The Iraqi government ground troops on Sunday (19 March) engaged in battles against the Islamic State militants and came close to the strategic al-Nuri mosque in Mosul as the army helicopters attacked the terrorist group's positions inside the Old City.

A spokesperson for the police said: "Federal Police and Rapid Response forces resumed their advance after halting operations due to bad weather. The troops have a target of retaking the rest of the Old City."

The forces have reportedly advanced beyond the train station in western Mosul close to the al-Nuri mosque. The battle against the jihadists in Mosul is now in its sixth month. The coalition forces have captured almost half of west Mosul and eastern part of the city in its entirety and are now focusing on seizing the Old City.

The al-Nuri mosque is the same place where Abu Bakr al-Baghdadi, the leader of the group, declared him as the head of the group in 2014.

According to US officials, at least 2,000 jihadists are still in Mosul and are resisting with snipers, mortars and suicide car bombs. On Sunday the black flag of Isis still flew from the mosque's minaret, Reuters reported.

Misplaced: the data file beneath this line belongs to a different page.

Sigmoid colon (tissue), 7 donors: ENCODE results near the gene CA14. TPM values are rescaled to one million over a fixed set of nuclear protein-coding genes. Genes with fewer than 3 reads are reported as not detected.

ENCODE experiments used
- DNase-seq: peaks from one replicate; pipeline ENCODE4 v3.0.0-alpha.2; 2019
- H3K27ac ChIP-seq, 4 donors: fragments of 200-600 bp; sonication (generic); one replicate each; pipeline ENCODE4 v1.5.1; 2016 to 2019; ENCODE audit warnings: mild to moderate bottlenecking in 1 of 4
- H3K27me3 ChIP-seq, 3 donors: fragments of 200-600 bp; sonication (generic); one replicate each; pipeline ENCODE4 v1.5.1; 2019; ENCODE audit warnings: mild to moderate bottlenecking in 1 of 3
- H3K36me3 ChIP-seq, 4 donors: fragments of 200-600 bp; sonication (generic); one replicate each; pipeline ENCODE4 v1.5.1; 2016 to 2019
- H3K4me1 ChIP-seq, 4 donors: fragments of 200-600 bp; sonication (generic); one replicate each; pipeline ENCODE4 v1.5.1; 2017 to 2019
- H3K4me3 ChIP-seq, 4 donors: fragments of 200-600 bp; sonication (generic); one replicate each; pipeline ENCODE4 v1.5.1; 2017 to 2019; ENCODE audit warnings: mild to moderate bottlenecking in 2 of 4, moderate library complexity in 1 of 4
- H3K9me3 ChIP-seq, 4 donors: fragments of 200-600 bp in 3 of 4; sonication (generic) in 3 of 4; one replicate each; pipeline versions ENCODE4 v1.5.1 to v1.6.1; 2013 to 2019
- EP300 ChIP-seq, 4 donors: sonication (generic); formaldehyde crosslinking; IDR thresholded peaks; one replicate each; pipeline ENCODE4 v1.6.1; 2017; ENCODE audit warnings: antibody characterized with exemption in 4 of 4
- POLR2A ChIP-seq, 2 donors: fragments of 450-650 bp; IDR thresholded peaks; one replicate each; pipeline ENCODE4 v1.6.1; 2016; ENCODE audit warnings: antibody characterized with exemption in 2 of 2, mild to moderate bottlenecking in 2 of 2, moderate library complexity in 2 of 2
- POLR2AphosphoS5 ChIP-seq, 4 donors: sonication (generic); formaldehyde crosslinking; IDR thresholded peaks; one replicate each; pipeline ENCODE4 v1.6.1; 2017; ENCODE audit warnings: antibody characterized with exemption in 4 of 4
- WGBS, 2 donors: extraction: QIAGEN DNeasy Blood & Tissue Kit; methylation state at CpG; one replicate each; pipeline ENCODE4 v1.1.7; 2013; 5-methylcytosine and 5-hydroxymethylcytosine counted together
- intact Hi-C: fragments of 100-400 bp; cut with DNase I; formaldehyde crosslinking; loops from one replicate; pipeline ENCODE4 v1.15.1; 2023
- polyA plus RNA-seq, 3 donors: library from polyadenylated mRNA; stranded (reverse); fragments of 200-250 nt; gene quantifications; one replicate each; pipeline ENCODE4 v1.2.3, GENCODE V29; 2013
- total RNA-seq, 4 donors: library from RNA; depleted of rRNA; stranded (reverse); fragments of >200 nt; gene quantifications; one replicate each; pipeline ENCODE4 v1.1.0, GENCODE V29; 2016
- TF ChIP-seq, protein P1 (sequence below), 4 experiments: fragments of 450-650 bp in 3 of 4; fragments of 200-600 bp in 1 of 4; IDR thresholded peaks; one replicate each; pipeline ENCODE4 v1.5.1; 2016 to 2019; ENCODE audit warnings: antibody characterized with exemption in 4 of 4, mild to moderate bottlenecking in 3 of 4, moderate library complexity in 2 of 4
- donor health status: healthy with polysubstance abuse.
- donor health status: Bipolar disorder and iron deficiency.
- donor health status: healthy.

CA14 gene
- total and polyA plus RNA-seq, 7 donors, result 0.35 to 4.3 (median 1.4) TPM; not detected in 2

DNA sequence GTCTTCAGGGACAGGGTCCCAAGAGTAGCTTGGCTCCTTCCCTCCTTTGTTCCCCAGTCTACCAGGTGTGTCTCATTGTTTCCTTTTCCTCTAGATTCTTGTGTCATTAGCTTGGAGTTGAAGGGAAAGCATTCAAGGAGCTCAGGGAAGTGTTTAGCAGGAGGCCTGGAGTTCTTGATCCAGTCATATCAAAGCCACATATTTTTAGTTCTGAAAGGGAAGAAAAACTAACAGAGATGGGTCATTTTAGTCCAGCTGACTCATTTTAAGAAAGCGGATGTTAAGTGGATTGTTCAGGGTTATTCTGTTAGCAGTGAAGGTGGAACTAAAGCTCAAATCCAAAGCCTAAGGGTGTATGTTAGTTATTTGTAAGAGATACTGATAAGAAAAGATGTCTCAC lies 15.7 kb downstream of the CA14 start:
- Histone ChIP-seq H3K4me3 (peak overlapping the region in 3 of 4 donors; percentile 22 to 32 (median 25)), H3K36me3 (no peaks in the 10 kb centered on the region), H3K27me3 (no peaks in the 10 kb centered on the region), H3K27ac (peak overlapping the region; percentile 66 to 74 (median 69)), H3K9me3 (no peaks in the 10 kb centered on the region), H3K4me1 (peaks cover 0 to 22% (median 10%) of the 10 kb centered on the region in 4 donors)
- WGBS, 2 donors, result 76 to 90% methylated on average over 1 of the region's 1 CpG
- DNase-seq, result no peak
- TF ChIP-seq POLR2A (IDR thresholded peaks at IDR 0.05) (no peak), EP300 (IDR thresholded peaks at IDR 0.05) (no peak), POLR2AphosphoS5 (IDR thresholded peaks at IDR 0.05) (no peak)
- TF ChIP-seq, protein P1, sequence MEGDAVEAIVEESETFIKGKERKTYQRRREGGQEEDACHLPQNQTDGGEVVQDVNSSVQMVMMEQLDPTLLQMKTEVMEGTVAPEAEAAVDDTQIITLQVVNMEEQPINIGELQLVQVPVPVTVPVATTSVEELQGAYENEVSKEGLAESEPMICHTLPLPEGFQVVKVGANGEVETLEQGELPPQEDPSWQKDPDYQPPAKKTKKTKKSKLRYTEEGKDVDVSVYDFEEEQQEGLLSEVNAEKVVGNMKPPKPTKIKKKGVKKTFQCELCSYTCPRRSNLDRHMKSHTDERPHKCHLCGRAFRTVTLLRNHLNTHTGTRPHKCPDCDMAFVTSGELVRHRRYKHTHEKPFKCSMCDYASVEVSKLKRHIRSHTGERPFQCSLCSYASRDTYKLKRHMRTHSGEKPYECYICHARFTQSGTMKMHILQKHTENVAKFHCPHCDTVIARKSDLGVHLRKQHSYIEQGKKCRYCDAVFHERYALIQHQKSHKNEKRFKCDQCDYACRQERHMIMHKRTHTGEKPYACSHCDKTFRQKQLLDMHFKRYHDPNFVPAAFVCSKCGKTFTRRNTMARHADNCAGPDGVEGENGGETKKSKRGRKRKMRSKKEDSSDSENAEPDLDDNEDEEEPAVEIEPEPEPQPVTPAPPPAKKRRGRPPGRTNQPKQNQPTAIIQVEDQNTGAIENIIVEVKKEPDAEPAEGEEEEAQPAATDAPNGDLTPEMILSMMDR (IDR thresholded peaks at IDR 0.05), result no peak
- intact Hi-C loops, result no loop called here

"We are advancing toward the Old City. Their resistance is weakening. They are mostly using car bombs and that shows they are losing on the ground," Police Commander General Khalid al-Obedi told reporters.

Meanwhile, a coalition air raid destroyed a command centre and killed foreign fighters including Abdul Kareem al-Rusi, the Russian head of the Tareq Bin Ziyad brigade. Two fighters from Morocco, a British-Algerian, a French-Syrian and a Turkish commander were also killed in the strike.

As battles have now entered the densely populated area of western Mosul, more civilians are now fleeing from liberated areas where food and water supply are scarce. Many residents said that they had barely anything to eat for weeks and scrambled for supplies handed out by a local aid agency.

At least 255,000 people have been displaced from their homes in Mosul since the fighting began in October while 100,000 were displaced since the campaign in west Mosul began on 19 February, according to data by United Nations.

16 March 2017: Iraqis, displaced from Mosul, stand behind a chain-link fence at the Hammam al-Alil camp for the internally displaced, south of Mosul Ahmad al Rubaye/AFP